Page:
Listening to coral reefs could help protect them
CORAL reefs that offer exotic ocean views can be surprisingly noisy places, with tiny fish and invertebrates like lobsters, sea urchins, squids and corals producing a relentless cacophony of squeaks and grunts. UK scientists recently listened to these noises and found the noisier the reef the better is its health; meaning, the reef has more living corals, offering shelter to large numbers of fish and other marine animals.
With the help of acoustician Marc Holderied and marine scientist Steve Simpson of University of Bristol, Emma Kennedy, a student at University of Exeter, analysed noise recordings of 11 coral reefs in the Las Perlas archipelago in Pacific Panama. Some reefs were noisier than others—in fact, each reef produced a different cacophony of noise. To understand the difference, they dived to the reef sites, surveyed them and compared the data on the number of fish and benthic communities with reef noise recordings.
Analysis showed reefs producing low frequency sounds had more number of fish living in it, while those with high frequency sounds had rich diversity of living corals, the scientists noted in the study yet to be published in the Journal of Experimental Marine Biology and Ecology. This is the first time noise by individual reefs is linked to the specific habitats that are subtly different from each other depending on size and composition of the resident communities.
The finding explains how fish can move around reef environments and locate their settlement, often at night, when vision is of no use, said Simpson. His previous work shows after spending first few weeks out in the plankton, larval fish and corals listen out for reef noise to return to the very reef on which they were spawned. “Learning about reef noise could help managers detect changes in reef health caused by, say, overfishing or select the best locations for protected areas,” Simpson said. “Reefs broadcast a lot of information out into the sea,” said Kennedy.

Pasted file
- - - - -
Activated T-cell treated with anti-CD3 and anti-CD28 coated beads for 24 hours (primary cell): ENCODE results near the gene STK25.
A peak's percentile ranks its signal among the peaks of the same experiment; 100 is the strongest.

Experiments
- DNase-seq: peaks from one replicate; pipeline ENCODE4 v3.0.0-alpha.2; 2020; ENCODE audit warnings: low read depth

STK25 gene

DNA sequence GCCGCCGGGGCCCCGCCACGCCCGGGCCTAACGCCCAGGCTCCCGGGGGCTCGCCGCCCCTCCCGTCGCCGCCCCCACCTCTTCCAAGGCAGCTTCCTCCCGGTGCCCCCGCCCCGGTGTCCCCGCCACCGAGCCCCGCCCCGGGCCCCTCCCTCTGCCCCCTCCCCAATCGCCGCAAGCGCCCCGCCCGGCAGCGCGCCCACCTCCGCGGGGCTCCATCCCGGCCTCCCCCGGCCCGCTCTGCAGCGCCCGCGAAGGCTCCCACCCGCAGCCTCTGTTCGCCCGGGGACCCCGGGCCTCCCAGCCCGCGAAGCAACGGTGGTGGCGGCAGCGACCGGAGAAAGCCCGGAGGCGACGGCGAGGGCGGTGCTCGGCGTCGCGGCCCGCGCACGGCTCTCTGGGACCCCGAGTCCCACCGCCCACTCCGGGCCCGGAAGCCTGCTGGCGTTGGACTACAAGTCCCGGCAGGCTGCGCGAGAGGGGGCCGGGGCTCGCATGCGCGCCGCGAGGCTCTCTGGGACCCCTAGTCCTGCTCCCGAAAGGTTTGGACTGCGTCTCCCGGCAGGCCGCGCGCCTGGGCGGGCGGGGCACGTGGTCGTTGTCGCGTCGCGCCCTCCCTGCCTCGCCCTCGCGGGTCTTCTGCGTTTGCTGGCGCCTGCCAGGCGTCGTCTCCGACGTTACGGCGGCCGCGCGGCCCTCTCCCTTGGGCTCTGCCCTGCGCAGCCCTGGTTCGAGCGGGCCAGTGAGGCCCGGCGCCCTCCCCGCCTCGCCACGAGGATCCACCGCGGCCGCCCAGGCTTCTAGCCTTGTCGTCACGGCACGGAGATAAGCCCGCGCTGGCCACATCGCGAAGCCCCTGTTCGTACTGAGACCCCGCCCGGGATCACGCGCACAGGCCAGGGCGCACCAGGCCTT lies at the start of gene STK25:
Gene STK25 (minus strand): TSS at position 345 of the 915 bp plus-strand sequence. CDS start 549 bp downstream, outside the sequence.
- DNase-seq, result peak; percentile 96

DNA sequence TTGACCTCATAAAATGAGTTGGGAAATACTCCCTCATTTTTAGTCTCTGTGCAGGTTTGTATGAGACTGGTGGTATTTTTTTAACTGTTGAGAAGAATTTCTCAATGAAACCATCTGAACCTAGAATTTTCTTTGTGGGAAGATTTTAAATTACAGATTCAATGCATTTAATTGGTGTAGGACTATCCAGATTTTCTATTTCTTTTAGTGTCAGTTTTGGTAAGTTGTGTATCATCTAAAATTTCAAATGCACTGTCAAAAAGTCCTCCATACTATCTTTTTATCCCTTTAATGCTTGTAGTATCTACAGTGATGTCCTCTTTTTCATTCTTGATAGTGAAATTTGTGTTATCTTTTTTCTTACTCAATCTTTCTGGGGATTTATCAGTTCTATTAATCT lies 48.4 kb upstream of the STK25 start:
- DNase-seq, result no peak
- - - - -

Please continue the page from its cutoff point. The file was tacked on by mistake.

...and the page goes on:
Understanding the information might lead to the development of new tools for rapid monitoring of the fragile ecosystem that is under threat from global warming and pollution. Based on the finding, acoustical classifications can be done to create a database for coral reefs across the world, said A K Saran, scientist at the National Institute of Oceanography, Goa. This would help monitor and manage the reefs, Saran added.
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